Mortgage Credit Certificate Program  –  The MCC program is a Federal tax credit of up to 20% of the interest you pay on your home loan over a calendar year, and is available in select states.  While this does not reduce your monthly payment, it is a dollar for dollar reduction in the amount of your Federal income tax liability.  In effect, you are lowering your home loan interest rate by a full percent.  The MCC program will remain in effect for as long as your home remains your primary residence and the original home loan remains in place.  Awareness Home Funding is a lender that does help our clients with this program.    

Home Buyer’s Tax Credit  –  Home buyers may be eligible for a tax credit of 10% of the purchase price of their newly acquired home.  First-time buyers may be able to claim up to $8,000; existing home owners may qualify for up to $6,500.  We have provided some information on this program in two separate articles (No Time Like the Present and The Other Side of the Coin).

Mortgage interest  –  Interest, in general, is defined as an amount paid for the use of borrowed money.  In order to deduct interest on your home mortgage loan, you must be legally liable for the debt that is secured by your main or secondary home.  This amount is generally reported to you on Form 1098 by the lender you have made payments to.  This form should also detail any prepaid interest you have paid.   

Points or Discount Points  –  Points refer to specific charges you may pay in order to obtain a lower interest rate for your home mortgage loan.  Fees associated with preparation costs, appraisals, inspections or notaries do not typically qualify as points.   

Mortgage insurance premiums  –  These expenses are paid to allow a buyer to pay a lower down payment than the 20-25% requirement of a Conventional loan and also protect the lender in the unfortunate event of default on the loan.  Qualifying mortgage insurance may be provided by:

  • The Federal Housing Administration in both an upfront and annual fee.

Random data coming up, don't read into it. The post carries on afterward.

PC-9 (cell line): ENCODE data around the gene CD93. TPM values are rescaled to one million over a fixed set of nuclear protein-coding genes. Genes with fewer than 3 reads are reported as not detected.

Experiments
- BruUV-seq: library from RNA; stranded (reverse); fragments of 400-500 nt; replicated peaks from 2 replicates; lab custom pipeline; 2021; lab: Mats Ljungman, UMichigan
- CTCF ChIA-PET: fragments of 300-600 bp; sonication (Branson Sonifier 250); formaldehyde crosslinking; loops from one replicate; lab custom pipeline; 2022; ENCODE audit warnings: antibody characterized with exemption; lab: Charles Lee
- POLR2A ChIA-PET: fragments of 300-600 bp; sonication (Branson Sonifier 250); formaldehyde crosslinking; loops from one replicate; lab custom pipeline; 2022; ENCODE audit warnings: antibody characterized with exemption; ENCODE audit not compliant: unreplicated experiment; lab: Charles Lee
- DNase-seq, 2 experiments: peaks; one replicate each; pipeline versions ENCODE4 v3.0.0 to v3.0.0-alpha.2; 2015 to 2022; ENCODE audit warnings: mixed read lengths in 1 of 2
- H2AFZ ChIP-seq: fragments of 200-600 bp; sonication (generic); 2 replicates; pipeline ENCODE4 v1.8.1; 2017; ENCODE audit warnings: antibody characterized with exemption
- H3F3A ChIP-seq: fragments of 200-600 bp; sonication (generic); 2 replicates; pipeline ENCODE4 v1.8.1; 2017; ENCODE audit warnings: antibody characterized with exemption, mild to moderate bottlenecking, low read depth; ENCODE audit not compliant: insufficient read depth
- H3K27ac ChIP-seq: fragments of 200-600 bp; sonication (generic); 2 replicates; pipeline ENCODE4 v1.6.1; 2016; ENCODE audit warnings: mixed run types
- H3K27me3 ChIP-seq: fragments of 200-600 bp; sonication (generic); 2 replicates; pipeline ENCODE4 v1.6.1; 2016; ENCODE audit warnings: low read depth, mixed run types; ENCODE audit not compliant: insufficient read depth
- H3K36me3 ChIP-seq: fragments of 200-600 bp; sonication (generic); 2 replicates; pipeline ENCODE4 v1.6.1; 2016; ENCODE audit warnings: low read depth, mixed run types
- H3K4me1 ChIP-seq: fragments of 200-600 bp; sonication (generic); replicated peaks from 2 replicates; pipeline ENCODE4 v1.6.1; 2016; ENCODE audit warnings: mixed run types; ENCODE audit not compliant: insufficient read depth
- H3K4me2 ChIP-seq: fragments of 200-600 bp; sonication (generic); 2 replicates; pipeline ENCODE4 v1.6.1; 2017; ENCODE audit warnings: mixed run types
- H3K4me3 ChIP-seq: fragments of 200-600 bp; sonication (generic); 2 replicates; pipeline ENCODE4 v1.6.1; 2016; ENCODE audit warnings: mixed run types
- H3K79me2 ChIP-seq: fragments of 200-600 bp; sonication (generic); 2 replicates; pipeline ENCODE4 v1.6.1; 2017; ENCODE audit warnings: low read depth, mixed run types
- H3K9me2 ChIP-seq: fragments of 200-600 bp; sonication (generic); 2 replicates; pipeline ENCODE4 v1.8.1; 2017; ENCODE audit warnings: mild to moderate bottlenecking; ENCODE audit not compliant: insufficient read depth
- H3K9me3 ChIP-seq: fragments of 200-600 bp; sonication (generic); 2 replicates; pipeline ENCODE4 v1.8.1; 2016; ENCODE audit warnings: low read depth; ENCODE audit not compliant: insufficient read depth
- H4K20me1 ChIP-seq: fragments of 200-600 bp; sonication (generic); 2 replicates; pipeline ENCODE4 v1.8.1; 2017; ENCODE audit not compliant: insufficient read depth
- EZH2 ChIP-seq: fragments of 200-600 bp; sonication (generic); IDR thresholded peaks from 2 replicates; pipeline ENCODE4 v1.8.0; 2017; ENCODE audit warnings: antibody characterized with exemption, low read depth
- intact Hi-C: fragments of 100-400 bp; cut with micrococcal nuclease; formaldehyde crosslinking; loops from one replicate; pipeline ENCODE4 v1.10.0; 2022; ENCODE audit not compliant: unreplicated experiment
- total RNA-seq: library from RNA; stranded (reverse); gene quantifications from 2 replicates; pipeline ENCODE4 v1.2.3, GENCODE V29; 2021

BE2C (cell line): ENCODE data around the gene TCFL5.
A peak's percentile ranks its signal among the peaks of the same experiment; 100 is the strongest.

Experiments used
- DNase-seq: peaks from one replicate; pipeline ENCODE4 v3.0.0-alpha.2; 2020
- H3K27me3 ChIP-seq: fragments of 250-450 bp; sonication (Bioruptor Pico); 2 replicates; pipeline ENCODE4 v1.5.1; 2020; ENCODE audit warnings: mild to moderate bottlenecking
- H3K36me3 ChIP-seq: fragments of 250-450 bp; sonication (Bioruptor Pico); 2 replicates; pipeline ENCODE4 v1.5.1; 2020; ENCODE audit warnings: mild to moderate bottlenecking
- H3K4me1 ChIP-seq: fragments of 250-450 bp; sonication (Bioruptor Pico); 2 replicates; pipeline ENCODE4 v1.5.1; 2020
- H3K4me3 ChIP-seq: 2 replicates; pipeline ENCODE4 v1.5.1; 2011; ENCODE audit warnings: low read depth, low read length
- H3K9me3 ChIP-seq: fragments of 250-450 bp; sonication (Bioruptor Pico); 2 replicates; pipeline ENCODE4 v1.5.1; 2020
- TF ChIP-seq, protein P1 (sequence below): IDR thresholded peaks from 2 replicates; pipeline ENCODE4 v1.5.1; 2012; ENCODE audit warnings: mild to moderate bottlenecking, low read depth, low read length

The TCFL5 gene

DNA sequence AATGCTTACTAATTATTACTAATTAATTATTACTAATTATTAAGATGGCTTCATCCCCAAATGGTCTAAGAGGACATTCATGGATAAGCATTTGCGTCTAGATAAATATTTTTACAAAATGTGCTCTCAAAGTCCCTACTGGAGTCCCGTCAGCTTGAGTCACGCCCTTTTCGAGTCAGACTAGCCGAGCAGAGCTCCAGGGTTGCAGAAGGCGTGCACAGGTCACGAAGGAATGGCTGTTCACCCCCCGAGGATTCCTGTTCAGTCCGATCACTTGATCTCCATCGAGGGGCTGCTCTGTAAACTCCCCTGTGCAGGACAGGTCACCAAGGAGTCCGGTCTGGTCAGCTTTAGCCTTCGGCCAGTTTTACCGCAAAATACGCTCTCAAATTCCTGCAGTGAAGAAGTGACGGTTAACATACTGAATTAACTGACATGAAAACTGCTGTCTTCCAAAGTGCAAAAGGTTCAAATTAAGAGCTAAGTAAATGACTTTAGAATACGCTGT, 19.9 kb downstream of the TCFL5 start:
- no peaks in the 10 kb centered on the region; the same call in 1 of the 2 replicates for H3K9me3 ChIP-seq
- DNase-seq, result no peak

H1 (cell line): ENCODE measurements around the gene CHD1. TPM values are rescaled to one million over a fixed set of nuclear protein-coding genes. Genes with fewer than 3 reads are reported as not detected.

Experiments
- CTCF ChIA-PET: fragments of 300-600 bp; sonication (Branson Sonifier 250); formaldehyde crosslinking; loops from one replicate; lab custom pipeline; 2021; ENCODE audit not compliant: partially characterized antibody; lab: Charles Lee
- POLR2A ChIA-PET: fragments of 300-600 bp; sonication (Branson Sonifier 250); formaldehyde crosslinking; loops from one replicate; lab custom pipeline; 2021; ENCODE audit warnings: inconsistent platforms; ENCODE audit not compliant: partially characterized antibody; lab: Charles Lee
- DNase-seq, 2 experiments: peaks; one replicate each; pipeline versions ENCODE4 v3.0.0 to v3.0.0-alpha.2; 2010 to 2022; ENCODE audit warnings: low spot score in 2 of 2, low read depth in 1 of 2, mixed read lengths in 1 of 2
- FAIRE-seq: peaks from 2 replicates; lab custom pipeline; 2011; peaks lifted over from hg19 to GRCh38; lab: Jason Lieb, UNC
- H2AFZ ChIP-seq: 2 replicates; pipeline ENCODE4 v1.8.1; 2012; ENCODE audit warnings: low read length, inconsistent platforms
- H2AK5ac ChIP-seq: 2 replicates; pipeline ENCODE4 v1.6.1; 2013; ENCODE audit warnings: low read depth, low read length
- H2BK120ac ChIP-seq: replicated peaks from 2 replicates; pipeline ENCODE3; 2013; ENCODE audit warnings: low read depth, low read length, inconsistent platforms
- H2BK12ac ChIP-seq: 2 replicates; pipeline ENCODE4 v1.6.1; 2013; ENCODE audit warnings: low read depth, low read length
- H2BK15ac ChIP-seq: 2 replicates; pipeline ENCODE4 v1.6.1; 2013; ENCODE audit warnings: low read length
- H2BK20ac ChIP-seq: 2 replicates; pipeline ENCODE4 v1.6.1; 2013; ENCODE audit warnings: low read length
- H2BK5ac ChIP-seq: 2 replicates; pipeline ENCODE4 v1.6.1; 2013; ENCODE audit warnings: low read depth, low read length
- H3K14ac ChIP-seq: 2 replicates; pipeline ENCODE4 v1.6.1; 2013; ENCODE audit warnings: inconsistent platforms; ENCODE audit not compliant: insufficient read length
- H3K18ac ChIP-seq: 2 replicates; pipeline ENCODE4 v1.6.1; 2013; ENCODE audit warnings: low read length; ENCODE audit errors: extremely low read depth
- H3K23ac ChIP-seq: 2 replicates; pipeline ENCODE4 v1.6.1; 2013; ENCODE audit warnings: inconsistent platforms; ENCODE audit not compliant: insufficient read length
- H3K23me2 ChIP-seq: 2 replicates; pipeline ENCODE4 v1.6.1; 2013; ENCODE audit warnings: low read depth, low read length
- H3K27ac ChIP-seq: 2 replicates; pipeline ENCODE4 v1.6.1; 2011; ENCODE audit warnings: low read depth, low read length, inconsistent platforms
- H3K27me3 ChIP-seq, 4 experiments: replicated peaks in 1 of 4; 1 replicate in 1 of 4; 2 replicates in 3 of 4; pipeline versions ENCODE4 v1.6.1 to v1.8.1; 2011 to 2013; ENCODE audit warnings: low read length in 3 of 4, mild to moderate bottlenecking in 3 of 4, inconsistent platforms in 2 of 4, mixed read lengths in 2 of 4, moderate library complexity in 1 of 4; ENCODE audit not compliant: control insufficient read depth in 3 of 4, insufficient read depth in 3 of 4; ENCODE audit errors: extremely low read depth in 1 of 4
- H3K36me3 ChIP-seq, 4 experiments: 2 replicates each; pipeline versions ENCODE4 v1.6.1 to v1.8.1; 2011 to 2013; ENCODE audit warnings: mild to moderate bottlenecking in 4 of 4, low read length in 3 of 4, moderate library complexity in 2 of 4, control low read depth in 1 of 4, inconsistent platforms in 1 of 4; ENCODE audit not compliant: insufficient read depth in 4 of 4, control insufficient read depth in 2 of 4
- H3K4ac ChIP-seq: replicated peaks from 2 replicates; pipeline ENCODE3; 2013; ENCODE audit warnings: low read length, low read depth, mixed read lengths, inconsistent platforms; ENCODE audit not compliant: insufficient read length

• The Department of Veterans Affairs as a one time funding fee
  • The Rural Housing Service as a one time guarantee fee

The amount which can be deducted is reported on Form 1098 by the lender you have made payments to.   

Real estate taxes  –  These are taxes charged on real property based on taxable value.  The IRS highlights what specific taxes associated with your property are deductible.  

Home offices  –  If you use a portion of your home for business purposes, you may be able to deduct certain expenses.  Typical items that may be deductible include the business portion of real estate taxes, mortgage interest, rent, utilities, insurance, depreciation, maintenance and/or repairs.   

Moving expenses  –  If you moved due to a change in employer or occupation, you may be able to deduct your moving expenses.  The two qualifiers used to determine whether this deduction applies to your situation are distance and duration.   

Energy improvements  –  Occasionally, government supported programs allow specific home improvements to qualify for a federal tax credit or a partial rebate of the sales price to the homeowner.  These items are usually of an energy efficient nature for products such as appliances, windows or insulation for the home.   

Health related improvements  –  Home improvements made as a result of a health issue are expenses that may be deducted for the tax year they were paid.  The IRS considers these as Capital expenses and explains what may be included and how to claim these items. 

As always, consult with the IRS or your tax professional for all the current guidelines and qualifying criteria in order to take advantage of these tax deductions.  For information about a home loan to meet your needs and goals, contact one of our licensed Loan Officers.